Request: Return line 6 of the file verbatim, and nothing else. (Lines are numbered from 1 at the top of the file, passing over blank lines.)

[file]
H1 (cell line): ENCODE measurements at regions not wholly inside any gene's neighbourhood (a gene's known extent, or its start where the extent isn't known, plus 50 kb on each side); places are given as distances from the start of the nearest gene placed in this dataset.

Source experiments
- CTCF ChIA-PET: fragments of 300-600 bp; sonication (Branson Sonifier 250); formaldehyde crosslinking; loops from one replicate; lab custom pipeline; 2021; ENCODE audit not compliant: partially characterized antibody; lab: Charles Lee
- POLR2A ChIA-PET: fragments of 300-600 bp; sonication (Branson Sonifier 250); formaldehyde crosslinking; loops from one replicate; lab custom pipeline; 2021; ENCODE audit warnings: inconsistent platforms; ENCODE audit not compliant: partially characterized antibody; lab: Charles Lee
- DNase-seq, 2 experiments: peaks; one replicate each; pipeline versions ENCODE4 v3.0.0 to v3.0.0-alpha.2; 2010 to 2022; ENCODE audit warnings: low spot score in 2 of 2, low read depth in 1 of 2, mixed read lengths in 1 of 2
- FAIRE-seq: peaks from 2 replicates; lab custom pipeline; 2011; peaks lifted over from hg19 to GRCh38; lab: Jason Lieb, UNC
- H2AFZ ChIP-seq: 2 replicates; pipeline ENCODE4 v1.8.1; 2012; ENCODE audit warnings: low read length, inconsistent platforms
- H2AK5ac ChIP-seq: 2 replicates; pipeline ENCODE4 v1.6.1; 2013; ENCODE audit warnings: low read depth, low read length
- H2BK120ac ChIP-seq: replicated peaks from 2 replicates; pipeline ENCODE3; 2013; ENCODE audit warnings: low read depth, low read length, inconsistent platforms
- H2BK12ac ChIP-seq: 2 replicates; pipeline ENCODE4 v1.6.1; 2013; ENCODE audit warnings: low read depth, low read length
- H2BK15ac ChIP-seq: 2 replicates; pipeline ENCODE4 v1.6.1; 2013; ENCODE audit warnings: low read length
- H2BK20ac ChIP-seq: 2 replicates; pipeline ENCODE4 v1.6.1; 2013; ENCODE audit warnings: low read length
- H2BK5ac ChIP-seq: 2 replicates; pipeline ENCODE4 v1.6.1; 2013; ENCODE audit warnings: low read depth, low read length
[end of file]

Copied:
- FAIRE-seq: peaks from 2 replicates; lab custom pipeline; 2011; peaks lifted over from hg19 to GRCh38; lab: Jason Lieb, UNC